What are the basic questions to ask when one checks out immunotherapy?

The patient really needs to know what he or she is in for. Is the centre a reputable one, and is the treatment approved by authorities such as the FDA or EU (European Union)? Is the treatment potentially curative or merely palliative? Are there other treatment options which may work just as well? What does the procedure entail and what are the potential side effects? The patient, together with the attending doctor, should weigh the benefit versus risk equation, and also the cost effectiveness of the planned treatment. In other words, one should go into any treatment only with eyes widely open. When a treatment sounds too good to be true, it usually is.

Is CI ready for prime time?

It is important to keep our feet firmly on the ground and not be taken by sales propaganda. In some forms of CI, such as monoclonal antibodies treatment, many lives are prolonged and saved, and monoclonal antibodies is now an established treatment modality. We need to tread far more carefully in cell based therapy. To date, the FDA has only approved one, and only one, cancer treatment vaccine, i.e. Provenge (sipuleucel-T). The vaccine is designed for men with advanced prostate cancer who have limited treatment options. Patients will have immune cells purified from their blood, and then combined with a specific protein (an antigen) that stimulates the immune cells to recognise and kill prostate cancer cells. The custom created vaccine is given intravenously in three doses, two weeks apart. Potential reactions include fever and flu-like symptoms. Before we get carried away, the new treatment resulted in a very modest 4.1 month improvement in median survival compared to the placebo group.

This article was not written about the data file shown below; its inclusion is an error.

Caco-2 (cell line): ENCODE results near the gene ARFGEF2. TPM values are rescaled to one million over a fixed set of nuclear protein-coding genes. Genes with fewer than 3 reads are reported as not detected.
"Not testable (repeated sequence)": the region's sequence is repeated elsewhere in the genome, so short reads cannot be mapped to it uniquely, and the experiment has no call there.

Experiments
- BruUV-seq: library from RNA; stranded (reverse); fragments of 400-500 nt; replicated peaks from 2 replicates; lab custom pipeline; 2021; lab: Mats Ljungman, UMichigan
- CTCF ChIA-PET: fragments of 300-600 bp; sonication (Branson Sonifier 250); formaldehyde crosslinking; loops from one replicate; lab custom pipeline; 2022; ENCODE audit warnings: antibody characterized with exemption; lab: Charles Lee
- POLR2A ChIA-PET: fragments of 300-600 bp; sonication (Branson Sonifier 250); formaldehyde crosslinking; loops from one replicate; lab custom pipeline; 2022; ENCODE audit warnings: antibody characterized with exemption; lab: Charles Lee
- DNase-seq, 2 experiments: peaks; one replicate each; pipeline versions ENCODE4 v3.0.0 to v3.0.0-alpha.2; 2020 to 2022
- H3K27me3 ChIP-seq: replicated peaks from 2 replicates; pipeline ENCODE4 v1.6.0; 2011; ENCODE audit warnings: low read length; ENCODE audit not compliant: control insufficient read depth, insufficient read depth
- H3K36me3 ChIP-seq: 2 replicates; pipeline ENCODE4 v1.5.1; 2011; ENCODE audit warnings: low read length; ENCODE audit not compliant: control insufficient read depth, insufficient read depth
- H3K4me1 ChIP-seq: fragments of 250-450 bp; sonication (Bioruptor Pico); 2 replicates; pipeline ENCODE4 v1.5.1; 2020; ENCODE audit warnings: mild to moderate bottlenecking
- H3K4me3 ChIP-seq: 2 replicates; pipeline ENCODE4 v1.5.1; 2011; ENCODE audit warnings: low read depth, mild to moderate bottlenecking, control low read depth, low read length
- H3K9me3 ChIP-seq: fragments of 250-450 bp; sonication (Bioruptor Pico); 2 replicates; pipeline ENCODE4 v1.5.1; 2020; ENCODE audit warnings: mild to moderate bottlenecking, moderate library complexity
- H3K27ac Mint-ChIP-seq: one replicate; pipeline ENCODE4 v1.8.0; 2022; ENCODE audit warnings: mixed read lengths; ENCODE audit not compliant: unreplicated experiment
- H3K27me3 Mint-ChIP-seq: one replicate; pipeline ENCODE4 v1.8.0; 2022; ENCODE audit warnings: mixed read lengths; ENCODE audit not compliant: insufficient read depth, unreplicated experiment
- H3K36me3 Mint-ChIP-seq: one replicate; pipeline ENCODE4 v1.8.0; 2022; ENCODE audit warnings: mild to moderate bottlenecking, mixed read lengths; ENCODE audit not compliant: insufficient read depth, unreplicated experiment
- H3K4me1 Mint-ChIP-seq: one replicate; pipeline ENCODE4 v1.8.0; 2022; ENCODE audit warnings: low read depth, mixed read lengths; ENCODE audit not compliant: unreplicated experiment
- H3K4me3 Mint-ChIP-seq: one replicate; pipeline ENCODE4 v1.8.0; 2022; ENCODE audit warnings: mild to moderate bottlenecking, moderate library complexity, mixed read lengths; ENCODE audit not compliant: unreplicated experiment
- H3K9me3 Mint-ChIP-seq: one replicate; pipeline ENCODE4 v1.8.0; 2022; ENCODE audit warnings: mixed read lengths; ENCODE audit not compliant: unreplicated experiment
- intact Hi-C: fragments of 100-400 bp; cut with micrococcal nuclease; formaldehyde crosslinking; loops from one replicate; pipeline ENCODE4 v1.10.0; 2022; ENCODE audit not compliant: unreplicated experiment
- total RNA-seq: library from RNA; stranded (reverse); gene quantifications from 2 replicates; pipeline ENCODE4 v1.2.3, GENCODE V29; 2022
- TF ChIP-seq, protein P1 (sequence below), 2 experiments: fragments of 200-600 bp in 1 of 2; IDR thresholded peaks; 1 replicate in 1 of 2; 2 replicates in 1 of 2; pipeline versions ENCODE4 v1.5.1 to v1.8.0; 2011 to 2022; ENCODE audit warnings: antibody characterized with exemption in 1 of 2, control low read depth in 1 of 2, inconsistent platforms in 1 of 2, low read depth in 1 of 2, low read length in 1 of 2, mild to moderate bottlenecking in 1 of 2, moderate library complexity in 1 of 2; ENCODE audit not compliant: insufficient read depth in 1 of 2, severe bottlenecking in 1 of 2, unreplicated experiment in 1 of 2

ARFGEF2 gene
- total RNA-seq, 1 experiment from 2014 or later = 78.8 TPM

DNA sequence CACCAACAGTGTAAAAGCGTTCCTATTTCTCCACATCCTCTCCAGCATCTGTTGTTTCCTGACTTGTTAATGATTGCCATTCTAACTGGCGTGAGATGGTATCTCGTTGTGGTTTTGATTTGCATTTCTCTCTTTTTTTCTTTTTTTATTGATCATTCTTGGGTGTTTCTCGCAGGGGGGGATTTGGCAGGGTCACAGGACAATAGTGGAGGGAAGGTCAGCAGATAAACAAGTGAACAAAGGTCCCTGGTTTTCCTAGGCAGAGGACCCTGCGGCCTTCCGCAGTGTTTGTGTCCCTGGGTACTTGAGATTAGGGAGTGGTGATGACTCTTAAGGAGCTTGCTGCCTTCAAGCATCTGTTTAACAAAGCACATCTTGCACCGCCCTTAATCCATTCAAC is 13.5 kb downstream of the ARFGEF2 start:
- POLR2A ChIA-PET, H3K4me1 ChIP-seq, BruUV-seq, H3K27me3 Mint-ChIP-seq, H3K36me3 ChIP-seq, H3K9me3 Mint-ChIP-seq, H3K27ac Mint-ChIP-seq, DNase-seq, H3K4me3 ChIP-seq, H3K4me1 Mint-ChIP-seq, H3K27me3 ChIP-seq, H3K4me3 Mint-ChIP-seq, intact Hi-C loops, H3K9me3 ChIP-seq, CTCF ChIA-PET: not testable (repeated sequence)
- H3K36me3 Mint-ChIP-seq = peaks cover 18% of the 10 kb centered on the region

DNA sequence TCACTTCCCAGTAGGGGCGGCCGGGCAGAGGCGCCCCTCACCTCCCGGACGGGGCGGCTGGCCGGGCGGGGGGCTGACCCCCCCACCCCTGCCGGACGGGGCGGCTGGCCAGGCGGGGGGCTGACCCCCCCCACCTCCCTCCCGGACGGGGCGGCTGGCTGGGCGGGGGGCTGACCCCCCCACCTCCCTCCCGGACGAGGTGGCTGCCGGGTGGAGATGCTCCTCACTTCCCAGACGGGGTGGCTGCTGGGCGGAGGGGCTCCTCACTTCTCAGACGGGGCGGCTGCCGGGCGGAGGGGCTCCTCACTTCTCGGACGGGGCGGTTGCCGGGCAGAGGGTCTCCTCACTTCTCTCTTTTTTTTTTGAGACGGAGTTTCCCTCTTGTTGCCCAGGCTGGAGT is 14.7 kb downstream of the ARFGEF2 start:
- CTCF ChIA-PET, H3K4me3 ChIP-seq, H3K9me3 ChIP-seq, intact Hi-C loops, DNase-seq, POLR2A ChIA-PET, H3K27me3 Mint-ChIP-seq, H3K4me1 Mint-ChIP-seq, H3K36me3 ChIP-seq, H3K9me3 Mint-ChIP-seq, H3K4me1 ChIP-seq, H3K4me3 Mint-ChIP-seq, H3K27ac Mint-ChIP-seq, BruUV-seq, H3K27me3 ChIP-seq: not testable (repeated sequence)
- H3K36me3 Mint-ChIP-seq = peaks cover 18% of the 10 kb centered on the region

Why the surge in interest in CI?

According to the American Cancer Society, immunotherapy, especially cancer vaccines, is still a small field which hasn’t yet proven itself to be better than other types of cancer treatments. However, it’s one that researchers say holds a lot of promise and “many future advances against cancer will probably come from this field”. Interestingly, Time magazine voted in two cancer researchers, Dr Larry Kwak and Dr Doug Schwartzentruber, for its 2010 list of 100 most influential people in the world. Both of them are in the forefront of cancer vaccine research. Dr Kwak is involved in BiovaxID patient-specific vaccine for follicular lymphoma while Dr Schwartzentruber is researching a melanoma vaccine. Both vaccines had good phase 3 trial results and may make their way to bedside use soon. Is there a need for regulation of CI in Malaysia? The answer has to be yes. Unfortunately, we have no shortage of entrepreneurs, and for new therapies, whether it’s stem cell based or cell based, medical supervision is necessary to protect our patients. We don’t want to make news for the wrong reasons. At the end of the day, we should heed Hippocrates’ wise words – to cure sometimes, to comfort always, and not to cause any harm to our patients. This article is contributed by The Star Health & Ageing Panel, which comprises a group of panellists who are not just opinion leaders in their respective fields of medical expertise, but have wide experience in medical health education for the public.

The members of the panel include: